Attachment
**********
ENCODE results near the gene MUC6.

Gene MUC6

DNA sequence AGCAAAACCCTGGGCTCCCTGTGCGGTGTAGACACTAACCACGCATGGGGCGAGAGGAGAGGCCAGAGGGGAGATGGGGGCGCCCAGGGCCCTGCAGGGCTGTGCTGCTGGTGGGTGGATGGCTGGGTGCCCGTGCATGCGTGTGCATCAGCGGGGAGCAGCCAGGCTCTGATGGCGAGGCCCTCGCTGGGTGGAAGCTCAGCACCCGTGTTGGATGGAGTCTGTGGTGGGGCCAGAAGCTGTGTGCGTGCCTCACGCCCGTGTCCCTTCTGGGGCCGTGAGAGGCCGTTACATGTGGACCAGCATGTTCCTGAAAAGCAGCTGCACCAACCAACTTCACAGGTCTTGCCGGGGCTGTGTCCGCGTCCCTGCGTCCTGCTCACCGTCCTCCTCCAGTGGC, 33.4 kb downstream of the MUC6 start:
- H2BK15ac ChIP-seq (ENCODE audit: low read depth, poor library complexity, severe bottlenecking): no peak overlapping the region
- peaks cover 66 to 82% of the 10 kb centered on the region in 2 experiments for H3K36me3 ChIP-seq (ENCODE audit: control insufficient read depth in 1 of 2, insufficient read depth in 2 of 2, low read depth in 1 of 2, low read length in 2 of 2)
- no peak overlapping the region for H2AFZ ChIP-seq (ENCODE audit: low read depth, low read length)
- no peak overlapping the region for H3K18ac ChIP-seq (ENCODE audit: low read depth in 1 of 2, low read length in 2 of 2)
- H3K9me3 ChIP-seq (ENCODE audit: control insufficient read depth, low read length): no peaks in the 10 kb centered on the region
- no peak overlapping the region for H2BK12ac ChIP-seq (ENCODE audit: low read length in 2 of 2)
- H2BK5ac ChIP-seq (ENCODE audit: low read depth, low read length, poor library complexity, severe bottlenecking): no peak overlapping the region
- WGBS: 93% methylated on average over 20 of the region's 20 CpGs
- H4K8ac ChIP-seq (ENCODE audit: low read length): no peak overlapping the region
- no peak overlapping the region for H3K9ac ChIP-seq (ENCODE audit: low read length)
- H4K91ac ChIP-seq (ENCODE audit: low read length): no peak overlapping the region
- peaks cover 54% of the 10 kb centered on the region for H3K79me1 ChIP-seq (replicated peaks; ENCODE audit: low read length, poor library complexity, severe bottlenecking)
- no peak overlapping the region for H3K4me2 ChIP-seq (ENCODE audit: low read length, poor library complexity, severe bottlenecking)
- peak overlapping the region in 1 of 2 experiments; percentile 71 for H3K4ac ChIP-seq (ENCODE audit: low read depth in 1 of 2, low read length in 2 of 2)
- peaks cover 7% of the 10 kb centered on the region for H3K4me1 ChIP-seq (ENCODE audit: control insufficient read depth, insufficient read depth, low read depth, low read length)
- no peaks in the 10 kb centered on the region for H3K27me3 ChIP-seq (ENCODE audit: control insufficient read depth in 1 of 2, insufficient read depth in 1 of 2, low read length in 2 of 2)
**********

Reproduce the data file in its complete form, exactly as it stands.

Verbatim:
ENCODE results near the gene MUC6.

Gene MUC6

DNA sequence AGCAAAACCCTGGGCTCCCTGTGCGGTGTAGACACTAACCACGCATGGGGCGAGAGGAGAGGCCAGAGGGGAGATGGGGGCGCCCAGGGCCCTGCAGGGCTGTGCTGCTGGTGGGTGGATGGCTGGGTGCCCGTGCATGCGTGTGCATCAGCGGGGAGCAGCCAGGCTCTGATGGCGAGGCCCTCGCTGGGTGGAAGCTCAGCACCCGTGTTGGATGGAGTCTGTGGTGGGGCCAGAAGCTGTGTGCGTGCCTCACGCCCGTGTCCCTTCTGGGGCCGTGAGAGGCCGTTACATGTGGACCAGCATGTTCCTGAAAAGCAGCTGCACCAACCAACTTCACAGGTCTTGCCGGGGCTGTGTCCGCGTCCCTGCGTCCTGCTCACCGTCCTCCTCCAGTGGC, 33.4 kb downstream of the MUC6 start:
- H2BK15ac ChIP-seq (ENCODE audit: low read depth, poor library complexity, severe bottlenecking): no peak overlapping the region
- peaks cover 66 to 82% of the 10 kb centered on the region in 2 experiments for H3K36me3 ChIP-seq (ENCODE audit: control insufficient read depth in 1 of 2, insufficient read depth in 2 of 2, low read depth in 1 of 2, low read length in 2 of 2)
- no peak overlapping the region for H2AFZ ChIP-seq (ENCODE audit: low read depth, low read length)
- no peak overlapping the region for H3K18ac ChIP-seq (ENCODE audit: low read depth in 1 of 2, low read length in 2 of 2)
- H3K9me3 ChIP-seq (ENCODE audit: control insufficient read depth, low read length): no peaks in the 10 kb centered on the region
- no peak overlapping the region for H2BK12ac ChIP-seq (ENCODE audit: low read length in 2 of 2)
- H2BK5ac ChIP-seq (ENCODE audit: low read depth, low read length, poor library complexity, severe bottlenecking): no peak overlapping the region
- WGBS: 93% methylated on average over 20 of the region's 20 CpGs
- H4K8ac ChIP-seq (ENCODE audit: low read length): no peak overlapping the region
- no peak overlapping the region for H3K9ac ChIP-seq (ENCODE audit: low read length)
- H4K91ac ChIP-seq (ENCODE audit: low read length): no peak overlapping the region
- peaks cover 54% of the 10 kb centered on the region for H3K79me1 ChIP-seq (replicated peaks; ENCODE audit: low read length, poor library complexity, severe bottlenecking)
- no peak overlapping the region for H3K4me2 ChIP-seq (ENCODE audit: low read length, poor library complexity, severe bottlenecking)
- peak overlapping the region in 1 of 2 experiments; percentile 71 for H3K4ac ChIP-seq (ENCODE audit: low read depth in 1 of 2, low read length in 2 of 2)
- peaks cover 7% of the 10 kb centered on the region for H3K4me1 ChIP-seq (ENCODE audit: control insufficient read depth, insufficient read depth, low read depth, low read length)
- no peaks in the 10 kb centered on the region for H3K27me3 ChIP-seq (ENCODE audit: control insufficient read depth in 1 of 2, insufficient read depth in 1 of 2, low read length in 2 of 2)